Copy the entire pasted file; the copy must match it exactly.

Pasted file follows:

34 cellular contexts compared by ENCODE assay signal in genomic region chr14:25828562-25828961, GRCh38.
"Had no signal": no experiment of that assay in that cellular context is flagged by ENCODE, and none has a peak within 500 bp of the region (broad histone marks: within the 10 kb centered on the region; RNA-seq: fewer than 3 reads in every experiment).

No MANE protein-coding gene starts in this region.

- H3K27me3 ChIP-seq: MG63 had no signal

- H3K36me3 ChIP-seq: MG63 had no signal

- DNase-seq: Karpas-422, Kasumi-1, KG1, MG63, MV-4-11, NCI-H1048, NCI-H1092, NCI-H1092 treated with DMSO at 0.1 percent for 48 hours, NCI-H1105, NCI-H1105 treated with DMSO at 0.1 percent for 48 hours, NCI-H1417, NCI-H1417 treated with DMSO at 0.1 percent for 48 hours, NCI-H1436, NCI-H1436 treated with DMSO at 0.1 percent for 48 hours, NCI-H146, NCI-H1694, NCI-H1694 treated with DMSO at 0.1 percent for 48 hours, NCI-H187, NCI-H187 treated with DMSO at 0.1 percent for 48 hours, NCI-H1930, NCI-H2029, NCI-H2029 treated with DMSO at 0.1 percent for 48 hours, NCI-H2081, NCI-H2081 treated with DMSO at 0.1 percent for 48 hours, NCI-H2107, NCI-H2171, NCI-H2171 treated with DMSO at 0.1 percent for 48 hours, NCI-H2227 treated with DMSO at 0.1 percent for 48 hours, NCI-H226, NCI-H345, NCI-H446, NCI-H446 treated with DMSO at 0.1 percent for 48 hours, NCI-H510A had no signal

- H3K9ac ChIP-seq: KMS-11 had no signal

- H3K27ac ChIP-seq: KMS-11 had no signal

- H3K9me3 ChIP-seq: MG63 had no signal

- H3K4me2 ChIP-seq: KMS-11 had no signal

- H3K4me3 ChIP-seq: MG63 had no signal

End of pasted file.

34 cellular contexts compared by ENCODE assay signal in genomic region chr14:25828562-25828961, GRCh38.
"Had no signal": no experiment of that assay in that cellular context is flagged by ENCODE, and none has a peak within 500 bp of the region (broad histone marks: within the 10 kb centered on the region; RNA-seq: fewer than 3 reads in every experiment).

No MANE protein-coding gene starts in this region.

- H3K27me3 ChIP-seq: MG63 had no signal

- H3K36me3 ChIP-seq: MG63 had no signal

- DNase-seq: Karpas-422, Kasumi-1, KG1, MG63, MV-4-11, NCI-H1048, NCI-H1092, NCI-H1092 treated with DMSO at 0.1 percent for 48 hours, NCI-H1105, NCI-H1105 treated with DMSO at 0.1 percent for 48 hours, NCI-H1417, NCI-H1417 treated with DMSO at 0.1 percent for 48 hours, NCI-H1436, NCI-H1436 treated with DMSO at 0.1 percent for 48 hours, NCI-H146, NCI-H1694, NCI-H1694 treated with DMSO at 0.1 percent for 48 hours, NCI-H187, NCI-H187 treated with DMSO at 0.1 percent for 48 hours, NCI-H1930, NCI-H2029, NCI-H2029 treated with DMSO at 0.1 percent for 48 hours, NCI-H2081, NCI-H2081 treated with DMSO at 0.1 percent for 48 hours, NCI-H2107, NCI-H2171, NCI-H2171 treated with DMSO at 0.1 percent for 48 hours, NCI-H2227 treated with DMSO at 0.1 percent for 48 hours, NCI-H226, NCI-H345, NCI-H446, NCI-H446 treated with DMSO at 0.1 percent for 48 hours, NCI-H510A had no signal

- H3K9ac ChIP-seq: KMS-11 had no signal

- H3K27ac ChIP-seq: KMS-11 had no signal

- H3K9me3 ChIP-seq: MG63 had no signal

- H3K4me2 ChIP-seq: KMS-11 had no signal

- H3K4me3 ChIP-seq: MG63 had no signal